Make your work feel more fulfilling 

Around 80% of healthcare professionals see quality patient relationships as the most satisfying part of their job[1]

Unfortunately, being short-staffed and overloaded with administrative burdens can result in time spent with patients dwindling[1&2]. In fact, according to a UK study, the average time spent on patient interactions accounts for less than 13% of a clinician’s day. Whereas a staggering 50% of their working day is spent creating, reviewing and updating clinical documentation[5]. If this 50% is anywhere close to what Australian practitioners are spending on clinical documentation, then dictation software has significant potential to improve their day-to-day lives by returning the focus to patients and boosting professional satisfaction[1]

Ensure quality clinical documentation & care

Speech recognition technology supports the creation of a more complete, accurate patient record at the point of care. This improves the quality of clinical documentation, while reducing errors, missing information and workflow duplication[1&4].

Dictation not only streamlines the recording of clinical information, but also encourages practitioners to document more comprehensive patient narratives, which go beyond basic facts and capture the nuances of each patient story [1&5].

Better yet, dictation solutions can improve communication between multi-disciplinary teams by enabling faster delivery of clinical documentation. Specialists can return letters and results to referrers more rapidly which enables referrers to implement patient care sooner. This speed of delivery can improve the quality-of-care patients receive.

Dictation options for your medical practice

If you’re ready to use dictation software in your practice, we have broken down the different options available to you. If this is your first look into using dictation to aid your practice workflows, these tips will help you avoid some common pitfalls and consider what would work best for you.

1. Manual dictation


Manual dictation (without software) has been done for decades and is still commonplace. This method involves using a physical recording device and sending the audio files to a typist or medical transcriptionist.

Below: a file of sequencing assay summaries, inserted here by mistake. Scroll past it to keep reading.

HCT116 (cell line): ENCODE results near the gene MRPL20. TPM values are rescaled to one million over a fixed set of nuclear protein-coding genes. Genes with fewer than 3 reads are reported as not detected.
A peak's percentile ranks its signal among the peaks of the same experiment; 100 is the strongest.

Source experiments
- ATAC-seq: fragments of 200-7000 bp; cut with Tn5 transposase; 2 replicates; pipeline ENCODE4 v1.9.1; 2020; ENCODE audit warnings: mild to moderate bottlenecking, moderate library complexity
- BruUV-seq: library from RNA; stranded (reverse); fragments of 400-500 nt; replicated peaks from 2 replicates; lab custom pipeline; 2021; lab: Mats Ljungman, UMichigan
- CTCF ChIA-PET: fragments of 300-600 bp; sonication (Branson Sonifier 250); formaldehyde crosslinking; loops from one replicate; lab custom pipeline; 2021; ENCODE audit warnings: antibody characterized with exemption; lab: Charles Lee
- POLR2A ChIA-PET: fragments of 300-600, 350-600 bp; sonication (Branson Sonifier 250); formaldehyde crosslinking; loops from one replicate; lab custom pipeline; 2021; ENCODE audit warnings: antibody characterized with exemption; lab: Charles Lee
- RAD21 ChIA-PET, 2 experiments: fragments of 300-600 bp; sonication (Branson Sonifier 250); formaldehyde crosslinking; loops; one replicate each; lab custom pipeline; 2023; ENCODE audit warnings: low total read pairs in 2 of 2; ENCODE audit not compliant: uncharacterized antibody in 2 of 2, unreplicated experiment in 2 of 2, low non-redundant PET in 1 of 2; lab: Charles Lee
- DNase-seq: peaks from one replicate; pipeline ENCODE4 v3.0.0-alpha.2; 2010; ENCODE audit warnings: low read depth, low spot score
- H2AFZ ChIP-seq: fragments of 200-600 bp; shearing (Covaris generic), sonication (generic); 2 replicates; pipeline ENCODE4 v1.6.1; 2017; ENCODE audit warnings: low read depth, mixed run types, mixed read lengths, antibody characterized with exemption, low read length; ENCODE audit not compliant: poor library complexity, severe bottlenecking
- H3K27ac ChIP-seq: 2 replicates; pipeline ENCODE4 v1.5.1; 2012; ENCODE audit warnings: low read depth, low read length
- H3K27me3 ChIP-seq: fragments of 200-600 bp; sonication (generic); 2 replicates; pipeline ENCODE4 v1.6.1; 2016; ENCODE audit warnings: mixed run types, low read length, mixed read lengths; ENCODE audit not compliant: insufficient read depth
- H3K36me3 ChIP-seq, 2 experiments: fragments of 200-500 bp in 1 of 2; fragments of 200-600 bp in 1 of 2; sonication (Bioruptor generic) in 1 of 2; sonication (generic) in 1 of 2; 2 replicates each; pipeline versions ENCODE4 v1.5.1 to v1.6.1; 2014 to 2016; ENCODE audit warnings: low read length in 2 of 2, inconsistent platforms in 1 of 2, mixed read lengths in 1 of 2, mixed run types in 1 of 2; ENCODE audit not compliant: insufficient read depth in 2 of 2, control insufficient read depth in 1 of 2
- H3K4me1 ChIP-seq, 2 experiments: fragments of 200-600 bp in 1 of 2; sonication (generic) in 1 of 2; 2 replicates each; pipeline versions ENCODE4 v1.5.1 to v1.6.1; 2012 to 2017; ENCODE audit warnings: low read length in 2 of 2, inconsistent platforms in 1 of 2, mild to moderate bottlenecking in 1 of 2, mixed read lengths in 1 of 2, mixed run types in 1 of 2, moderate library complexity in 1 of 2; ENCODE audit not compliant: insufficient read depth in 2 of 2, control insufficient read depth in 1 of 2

• This option is usually a much longer multi-step process, requiring letters to be transcribed by specialised medical typists (which can increase costs) or sometimes administration staff in the practice. Transcriptions are usually sent back to the practitioner for review in a batch before being sent out by administrative staff, increasing the length of time it takes to return documentation to referrers.
  • Medical transcriptionists can also be an expensive service, costing some practices hundreds or thousands of dollars per month.

2. Medical dictation software (e.g. Dragon Medical One)


There are multiple desktop programs available allowing practitioners to use a USB microphone or an associated phone app to dictate directly onto their computer. When the practitioner speaks into the microphone, this will dictate straight into the desktop program – the user then usually has to copy and paste this transcription into their other software (eg email or practice management system). Dragon Medical One (DMO) by Nuance is the most popular solution in Australia and the UK that fits into this category.

  • This option saves practitioners time and can also reduce costs of typists
  • Easily copy your dictation from DMO into any computer program (eg Word, Genie, Gentu)
  • The limitation with this option is that it’s usually not fully integrated with your practice management software, so you still have the extra steps of copying and pasting your documentation to get it where it needs to be